This study, in addition of its academic merit, provided broad understanding of the different types of crowdfunding platforms while still as long as deep understanding of the different data items which can be used in future research designs. In addition of the academic value of this study, it provided the required base of knowledge and the first step to move to the next two studies in the thesis. Practically, gaining deep awareness about the different types of data items that can be collected from online crowdfunding platforms provided great help in designing the next two studies in this thesis.

The Business and Data Analytics Perspective
The second and third studies in this thesis take an econometric approach and focus on new emerging subgenre of crowdfunding, namely civic crowdfunding. These two studies focus on an interesting business problem, but from a perspective which is different from the one which was followed in the first study. The first study approaches the crowdfunding phenomenon from the data management and integration perspective while the second and third studies approach the crowdfunding phenomenon from the business and data analytics perspective. Both second and third studies in this thesis focus on predicting civic crowdfunding project success.

The second study takes an exploratory approach and empirically investigates the predictors of civic crowdfunding projects success by applying discriminant analysis to data collected from one of the most popular civic specific crowdfunding platforms. Civic crowdfunding is emerging as a new model of raising fund from the crowd to support projects aiming at delivering goods that can be utilized by the public. While all crowdfunding types share the same concept of soliciting fund from the crowd, some characteristics make civic crowdfunding different. The aim of this study is to empirically identify the key predictors of civic crowdfunding projects success. To do that, the study analyzes 308 civic crowdfunding projects divided almost evenly between success and failure on one of the most popular civic specific crowdfunding platforms. The findings reveal that utilizing online community of consumption to target relevant potential funders and inducing online engagement are the most important predictors of civic crowdfunding projects. While many studies have addressed issues related to crowdfunding in general, this study is the first one to give empirical evidence about the key predictors of civic crowdfunding projects success in particular.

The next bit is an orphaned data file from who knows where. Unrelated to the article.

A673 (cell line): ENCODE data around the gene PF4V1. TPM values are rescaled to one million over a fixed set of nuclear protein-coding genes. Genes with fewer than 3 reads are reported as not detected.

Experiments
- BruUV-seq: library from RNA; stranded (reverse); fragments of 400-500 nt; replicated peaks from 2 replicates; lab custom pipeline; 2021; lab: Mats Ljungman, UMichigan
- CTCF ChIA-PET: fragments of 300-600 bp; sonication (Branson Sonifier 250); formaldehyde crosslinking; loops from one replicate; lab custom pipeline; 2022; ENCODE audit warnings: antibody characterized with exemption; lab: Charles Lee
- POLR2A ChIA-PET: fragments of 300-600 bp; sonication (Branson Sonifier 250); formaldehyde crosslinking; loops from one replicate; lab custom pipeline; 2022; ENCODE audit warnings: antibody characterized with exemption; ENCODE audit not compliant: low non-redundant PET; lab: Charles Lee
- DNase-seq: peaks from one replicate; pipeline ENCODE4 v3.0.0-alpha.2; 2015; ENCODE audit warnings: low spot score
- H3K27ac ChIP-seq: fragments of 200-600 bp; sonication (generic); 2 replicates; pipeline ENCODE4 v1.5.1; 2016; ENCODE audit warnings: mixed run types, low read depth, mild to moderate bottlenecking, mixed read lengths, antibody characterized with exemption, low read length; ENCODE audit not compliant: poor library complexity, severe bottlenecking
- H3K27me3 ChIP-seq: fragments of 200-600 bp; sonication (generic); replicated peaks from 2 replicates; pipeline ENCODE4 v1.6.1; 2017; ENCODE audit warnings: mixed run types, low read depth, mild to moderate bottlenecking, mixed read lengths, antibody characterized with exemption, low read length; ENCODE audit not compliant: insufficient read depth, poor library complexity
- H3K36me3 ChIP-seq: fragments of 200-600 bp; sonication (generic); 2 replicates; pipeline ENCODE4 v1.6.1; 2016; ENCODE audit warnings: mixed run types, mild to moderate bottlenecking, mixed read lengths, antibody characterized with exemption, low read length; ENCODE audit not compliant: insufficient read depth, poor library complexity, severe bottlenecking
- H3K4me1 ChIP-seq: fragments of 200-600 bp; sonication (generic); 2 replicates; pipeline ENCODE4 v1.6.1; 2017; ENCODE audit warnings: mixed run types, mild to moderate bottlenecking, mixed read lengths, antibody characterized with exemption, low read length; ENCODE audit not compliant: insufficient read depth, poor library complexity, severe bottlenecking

The third study takes the research a step further by investigating the role of initial third party endorsement, in the form of organizational funds, on civic crowdfunding project success. Civic crowdfunding is an emerging subgenre of crowdfunding whereby citizens contribute to financing civic projects which are thought to bring value to the community. Civic crowdfunding projects can range from community educational programs to transportation improvement and environmental enhancement programs. Crowdfunding is already known for its pivotal role in mobilizing the crowd to fund several types of projects. Civic crowdfunding, dealing with the financing of public goods, involves the use of financial contributions from several types of stakeholders, including individual citizens as well as established organizations such as government, businesses, or NGOs. To the best of our knowledge, no existing empirical research addresses how initial contributions from established organizations can impact civic crowdfunding success. In this study, we aim to understand the role of initial endorsements, in the form of early organizational funds, in determining the success of civic crowdfunding projects. Our data highlights that initial endorsements from established organizations increase the odds ratio of success for civic crowdfunding projects. Our findings also show that this impact is mediated by the average amount per pledge provided to the project after receiving the initial endorsement. The findings further illustrate that this impact is moderated by the type of endorsing organizations, such that endorsements provided by NGOs are increasing civic crowdfunding project success while endorsements provided by business or government organizations don’t have any significant impact.